While I didn’t end up playing all four years of football in high school, I do have some fond memories of it. When I made the switch to tight end my Junior year, I felt a lot better about things – catching the ball made more sense to me than blocking people, and I never had the size back then to block well anyway. As I’m sure I’ve mentioned elsewhere, we got a new quarterback my Junior year and ended up having primarily a running game that year, but I did catch 100% of the passes that were thrown my way (a grand total of ONE).

So when it was announced in the Career Class a couple of weeks ago that we’d been challenged to a flag football match by the Young Marrieds class, it sounded fun to me. I wasn’t getting all Uncle Rico or anything, but I thought it might be fun.

The game was this past Saturday and our class won by default – they had two guys show up. Since we were all there, though, we went ahead and split up into two teams and played. Luckily for me, my team had one more guy on it, which gave me the opportunity to sit out every other series… which quickly turned into sitting out more plays until someone needed a break… which turned into me sitting out all the plays and just keeping track of the line of scrimmage.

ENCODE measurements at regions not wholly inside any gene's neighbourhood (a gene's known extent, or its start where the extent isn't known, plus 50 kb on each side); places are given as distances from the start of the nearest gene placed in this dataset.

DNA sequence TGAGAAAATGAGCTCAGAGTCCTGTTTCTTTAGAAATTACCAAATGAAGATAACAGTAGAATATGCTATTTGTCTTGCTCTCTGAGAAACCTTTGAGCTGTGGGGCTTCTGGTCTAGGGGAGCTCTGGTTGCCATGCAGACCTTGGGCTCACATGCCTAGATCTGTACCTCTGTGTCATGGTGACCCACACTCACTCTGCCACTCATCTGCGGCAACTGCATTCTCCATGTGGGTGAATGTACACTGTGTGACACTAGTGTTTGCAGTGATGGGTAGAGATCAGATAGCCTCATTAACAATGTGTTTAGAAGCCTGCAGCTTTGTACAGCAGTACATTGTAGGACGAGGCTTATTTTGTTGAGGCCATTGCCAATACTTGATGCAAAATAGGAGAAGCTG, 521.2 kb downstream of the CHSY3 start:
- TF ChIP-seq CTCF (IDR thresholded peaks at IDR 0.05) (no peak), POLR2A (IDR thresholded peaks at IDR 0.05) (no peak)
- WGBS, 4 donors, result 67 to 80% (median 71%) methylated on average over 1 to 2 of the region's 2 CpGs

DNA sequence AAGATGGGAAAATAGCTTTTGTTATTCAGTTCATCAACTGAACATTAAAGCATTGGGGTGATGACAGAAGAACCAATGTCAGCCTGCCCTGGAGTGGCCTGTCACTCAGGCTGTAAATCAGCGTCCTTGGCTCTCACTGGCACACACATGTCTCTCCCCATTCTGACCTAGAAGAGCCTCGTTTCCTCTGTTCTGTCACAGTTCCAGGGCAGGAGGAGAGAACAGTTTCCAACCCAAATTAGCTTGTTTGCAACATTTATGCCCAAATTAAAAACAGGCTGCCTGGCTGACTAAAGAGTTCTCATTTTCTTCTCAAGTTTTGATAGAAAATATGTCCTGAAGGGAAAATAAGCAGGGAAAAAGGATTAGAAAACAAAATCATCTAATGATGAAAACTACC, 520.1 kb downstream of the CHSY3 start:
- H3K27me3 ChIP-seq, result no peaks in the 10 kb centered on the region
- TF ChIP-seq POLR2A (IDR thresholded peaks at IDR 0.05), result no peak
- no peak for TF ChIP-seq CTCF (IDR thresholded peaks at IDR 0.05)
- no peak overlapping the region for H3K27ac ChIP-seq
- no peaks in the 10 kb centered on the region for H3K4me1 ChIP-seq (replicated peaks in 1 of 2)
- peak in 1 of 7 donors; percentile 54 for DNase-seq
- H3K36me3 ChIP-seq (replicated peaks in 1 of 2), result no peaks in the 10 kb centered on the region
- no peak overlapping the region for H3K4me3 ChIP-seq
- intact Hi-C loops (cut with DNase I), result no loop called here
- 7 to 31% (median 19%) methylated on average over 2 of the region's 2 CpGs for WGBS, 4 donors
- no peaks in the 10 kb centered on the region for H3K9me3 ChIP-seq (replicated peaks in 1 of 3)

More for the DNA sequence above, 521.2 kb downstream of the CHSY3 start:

I knew I was out of shape, but, man. My lungs were hurting, I got dizzy, and toward the end of it, my legs weren’t cooperating. Sheesh. This is why everyone laughed when I said I played sports in high school, by the way – this is the exact reason. I had remembered the catching passes part, but had forgotten the running up and down the field part.

So yesterday I was pretty sore. Plus I’ve been kind of low-level sick for a while, and coughing was really painful. My legs and my back hurt so much that it was painful to step on the accelerator in my car. Today my back felt a bit better, but my legs were worse. The media specialist at work asked me what was wrong because I was walking funny.